Friday, September 21, 2018

Assassination Nation - Review

The internet has become an entirely new beast over the last two years, and it's hard to imagine anyone would disagree. Endless shouting over various issues, takedowns of famous figures, and waves of hatred have invaded everyone’s life in some fashion. And that’s what makes the concept of Assassination Nation fascinating. A town torn apart by online scandal doesn’t seem that far-fetched in the year 2018.

High school senior Lily (Odessa Young) and her three best friends (Hari Nef, Suki Waterhouse & Abra) live in a haze of texts, posts, selfies and chats -- just like the rest of the world. Their small town gets turned upside down when an anonymous hacker starts to reveal personal messages and secrets of thousands of people. As anger erupts into full-blown violence, the four girls soon find themselves in a fight for their lives against an armed mob.

Despite never feeling like actual characters, it’s hard to not root for the four girls at the center of this chaotic event. They feel more like representations of a high school society more than actual people, but it works for this film. Having four actresses with chemistry and who operate well in this arena helps when there is exactly zero development from start to finish. 

Where Assassination Nation excels is in its themes. Narrative cohesion may be lacking but the representation of American internet culture through the antics on display here are painfully familiar, though extreme to the highest degree possible. It revels in its exploitation roots, taking everything just one step further than you expected.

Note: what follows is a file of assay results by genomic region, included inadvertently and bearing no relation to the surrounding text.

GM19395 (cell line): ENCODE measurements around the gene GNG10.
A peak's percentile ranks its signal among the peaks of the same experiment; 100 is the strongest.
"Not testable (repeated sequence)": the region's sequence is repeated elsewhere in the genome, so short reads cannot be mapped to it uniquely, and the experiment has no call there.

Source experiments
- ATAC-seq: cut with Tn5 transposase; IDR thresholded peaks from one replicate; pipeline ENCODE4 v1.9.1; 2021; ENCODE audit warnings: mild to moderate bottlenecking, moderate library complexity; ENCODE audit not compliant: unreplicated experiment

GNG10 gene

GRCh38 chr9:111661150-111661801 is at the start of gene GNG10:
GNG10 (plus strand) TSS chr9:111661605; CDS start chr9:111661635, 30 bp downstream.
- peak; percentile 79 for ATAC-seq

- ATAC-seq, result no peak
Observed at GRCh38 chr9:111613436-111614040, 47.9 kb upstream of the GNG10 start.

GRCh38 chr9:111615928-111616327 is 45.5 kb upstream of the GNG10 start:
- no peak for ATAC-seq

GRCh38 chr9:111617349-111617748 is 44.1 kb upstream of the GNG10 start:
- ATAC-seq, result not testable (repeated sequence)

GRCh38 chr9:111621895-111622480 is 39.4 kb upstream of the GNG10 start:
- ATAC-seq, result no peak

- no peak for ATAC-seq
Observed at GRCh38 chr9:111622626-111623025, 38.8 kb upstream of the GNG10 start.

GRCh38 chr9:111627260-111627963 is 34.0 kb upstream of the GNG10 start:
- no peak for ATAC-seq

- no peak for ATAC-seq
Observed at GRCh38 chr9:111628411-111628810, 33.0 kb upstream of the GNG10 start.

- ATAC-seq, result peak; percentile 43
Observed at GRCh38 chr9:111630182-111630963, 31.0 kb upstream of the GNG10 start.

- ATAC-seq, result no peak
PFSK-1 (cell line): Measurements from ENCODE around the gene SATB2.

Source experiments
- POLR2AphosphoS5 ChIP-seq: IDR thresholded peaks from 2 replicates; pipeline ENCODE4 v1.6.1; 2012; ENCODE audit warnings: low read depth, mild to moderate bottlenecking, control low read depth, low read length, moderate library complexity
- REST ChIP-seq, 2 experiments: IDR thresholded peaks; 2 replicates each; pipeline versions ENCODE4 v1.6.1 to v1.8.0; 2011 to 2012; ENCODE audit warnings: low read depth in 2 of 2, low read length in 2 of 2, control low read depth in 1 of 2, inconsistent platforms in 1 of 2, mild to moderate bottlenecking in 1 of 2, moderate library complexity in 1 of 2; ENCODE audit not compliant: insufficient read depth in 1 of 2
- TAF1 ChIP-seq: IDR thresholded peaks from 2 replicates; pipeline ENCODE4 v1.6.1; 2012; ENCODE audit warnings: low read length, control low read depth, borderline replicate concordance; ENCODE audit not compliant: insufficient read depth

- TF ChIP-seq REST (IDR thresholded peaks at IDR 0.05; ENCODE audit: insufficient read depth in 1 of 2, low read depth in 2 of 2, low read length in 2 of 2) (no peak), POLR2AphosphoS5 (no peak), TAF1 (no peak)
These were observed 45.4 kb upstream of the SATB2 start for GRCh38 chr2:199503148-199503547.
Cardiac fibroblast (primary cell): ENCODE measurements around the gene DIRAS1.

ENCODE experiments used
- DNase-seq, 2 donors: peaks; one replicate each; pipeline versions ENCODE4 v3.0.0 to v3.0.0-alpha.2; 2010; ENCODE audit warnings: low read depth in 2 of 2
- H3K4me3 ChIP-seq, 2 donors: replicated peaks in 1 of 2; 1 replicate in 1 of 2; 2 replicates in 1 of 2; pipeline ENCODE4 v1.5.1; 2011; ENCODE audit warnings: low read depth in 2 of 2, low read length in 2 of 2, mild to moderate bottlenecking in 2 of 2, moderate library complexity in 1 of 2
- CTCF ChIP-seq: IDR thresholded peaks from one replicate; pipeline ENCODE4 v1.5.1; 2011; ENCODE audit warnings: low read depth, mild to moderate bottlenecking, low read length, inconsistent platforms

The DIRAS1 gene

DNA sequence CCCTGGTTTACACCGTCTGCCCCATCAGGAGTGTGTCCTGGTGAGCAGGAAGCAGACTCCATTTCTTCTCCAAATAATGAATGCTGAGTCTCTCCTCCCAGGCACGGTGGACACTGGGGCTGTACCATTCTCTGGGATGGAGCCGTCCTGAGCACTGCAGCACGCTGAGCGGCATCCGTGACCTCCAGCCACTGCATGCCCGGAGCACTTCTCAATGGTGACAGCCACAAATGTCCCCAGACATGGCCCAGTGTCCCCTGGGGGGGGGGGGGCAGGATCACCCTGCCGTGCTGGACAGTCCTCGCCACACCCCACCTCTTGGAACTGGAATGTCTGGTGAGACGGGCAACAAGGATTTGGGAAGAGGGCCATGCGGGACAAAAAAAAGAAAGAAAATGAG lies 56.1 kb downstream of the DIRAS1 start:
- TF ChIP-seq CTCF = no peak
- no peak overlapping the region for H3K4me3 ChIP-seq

And the film is aware of its over-the-top nature, offering a slightly ironic trigger warning before it gets started. It follows through with each warning in spades, making the whole affair equal parts exciting and infuriating. Yet, none of this feels as outlandish as it should, it simply takes the comments and righteous outrage that so many people hide behind and online and makes it a reality. In that way, Assassination Nation might just be the most terrifying film of the year. 

Assassination Nation is a love it or hate it type of film, and as you may have noticed, I tend to lean towards the former. The characters might as well be nameless avatars with the priority being representation rather than development, but the performances are good enough for what the film requires. It is a high-octane, bloody, and dangerous ride that is incredibly surreal and painfully close to social media culture. It’s hard to whole heartedly recommend what is sure to be a divisive film, but one thing's for certain: Assassination Nation will start many conversations. 

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